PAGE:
Now comes a comprehensive art exhibition in America, the first of its kind, which through the language of visuals – paintings, sculptures and photographs – traces yoga’s roots back to India, back to Gods and Goddesses, back to spiritual and philosophical aspirations. It can be seen at the Cleveland Museum of Art from June 22 to September 7, 2014.
“These sadhus are like a living question that people have forgotten to ask,” says noted photographer Thomas Kelly. “Their painted bodies confront us with essential questions at the heart of existence…provoking the questions, ‘Who am I?’ ‘What do I need?’ ‘What is really important?’”
So as we ponder this, we can take a stroll through the beautiful Rubin Museum of Art situated in frenzied Manhattan and see how the sadhus are trying to make sense of the world.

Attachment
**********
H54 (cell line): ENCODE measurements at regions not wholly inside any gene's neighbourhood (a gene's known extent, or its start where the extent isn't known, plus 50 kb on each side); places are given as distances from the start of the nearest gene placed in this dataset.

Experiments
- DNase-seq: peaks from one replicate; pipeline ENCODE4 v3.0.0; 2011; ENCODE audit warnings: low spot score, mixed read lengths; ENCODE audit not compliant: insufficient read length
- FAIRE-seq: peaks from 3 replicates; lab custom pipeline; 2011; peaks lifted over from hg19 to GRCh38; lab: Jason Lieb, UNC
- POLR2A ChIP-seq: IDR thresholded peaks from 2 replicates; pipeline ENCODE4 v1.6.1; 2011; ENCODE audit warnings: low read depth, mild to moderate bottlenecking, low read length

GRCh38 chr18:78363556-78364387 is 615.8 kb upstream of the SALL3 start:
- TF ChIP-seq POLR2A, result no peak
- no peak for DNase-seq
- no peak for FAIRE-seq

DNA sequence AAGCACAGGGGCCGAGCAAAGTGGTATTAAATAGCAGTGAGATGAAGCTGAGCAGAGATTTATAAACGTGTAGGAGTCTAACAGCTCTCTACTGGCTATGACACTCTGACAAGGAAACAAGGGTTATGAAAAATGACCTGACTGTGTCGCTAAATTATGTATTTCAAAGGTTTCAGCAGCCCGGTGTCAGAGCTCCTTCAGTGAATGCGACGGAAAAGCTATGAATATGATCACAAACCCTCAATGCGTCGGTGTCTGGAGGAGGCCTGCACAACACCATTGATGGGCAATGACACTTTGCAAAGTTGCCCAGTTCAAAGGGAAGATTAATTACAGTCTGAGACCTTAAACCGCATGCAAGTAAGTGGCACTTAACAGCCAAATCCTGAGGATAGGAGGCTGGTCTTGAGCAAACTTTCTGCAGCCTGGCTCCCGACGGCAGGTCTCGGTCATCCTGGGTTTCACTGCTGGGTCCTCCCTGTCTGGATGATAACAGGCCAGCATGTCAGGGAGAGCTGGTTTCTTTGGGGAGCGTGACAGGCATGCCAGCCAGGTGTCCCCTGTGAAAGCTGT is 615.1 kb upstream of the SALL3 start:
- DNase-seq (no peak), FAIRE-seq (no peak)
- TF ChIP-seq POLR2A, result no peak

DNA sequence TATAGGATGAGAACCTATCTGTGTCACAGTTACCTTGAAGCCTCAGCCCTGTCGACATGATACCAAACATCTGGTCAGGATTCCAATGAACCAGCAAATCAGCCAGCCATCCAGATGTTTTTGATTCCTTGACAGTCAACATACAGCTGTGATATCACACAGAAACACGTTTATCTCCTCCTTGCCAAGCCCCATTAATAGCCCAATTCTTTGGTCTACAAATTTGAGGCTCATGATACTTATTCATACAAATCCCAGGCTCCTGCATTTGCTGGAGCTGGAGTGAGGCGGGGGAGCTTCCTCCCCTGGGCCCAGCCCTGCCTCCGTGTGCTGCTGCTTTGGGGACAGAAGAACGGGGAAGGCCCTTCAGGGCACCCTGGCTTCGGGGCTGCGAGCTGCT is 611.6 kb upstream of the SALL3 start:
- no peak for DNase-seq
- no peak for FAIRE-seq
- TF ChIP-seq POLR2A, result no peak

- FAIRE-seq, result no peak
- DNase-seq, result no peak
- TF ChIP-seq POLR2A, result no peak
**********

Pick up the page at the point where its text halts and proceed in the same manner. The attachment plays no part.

I’m always intrigued by the fact that this gorgeous museum devoted to the soul and to spirituality was once a highly materialistic shopping heaven – Barneys! Now to walk through it is like being in a temple of peace, and each of us is free to find our own path to salvation.
While Christmas is important to Indian Christians as a celebration of faith, many non-Christians enjoy it as a secular holiday in ways small and big. Indeed, Christmas is such a huge, high voltage commercialized event in America that few can escape its allure, be they Christians or not.
Some stories are evergreen and resonate year after year. I remember spending a lot of time researching these stories and talking to the families profiled here. For me, these stories are almost like Christmas ornaments that I take out every holiday season to share and add sparkle to the holiday!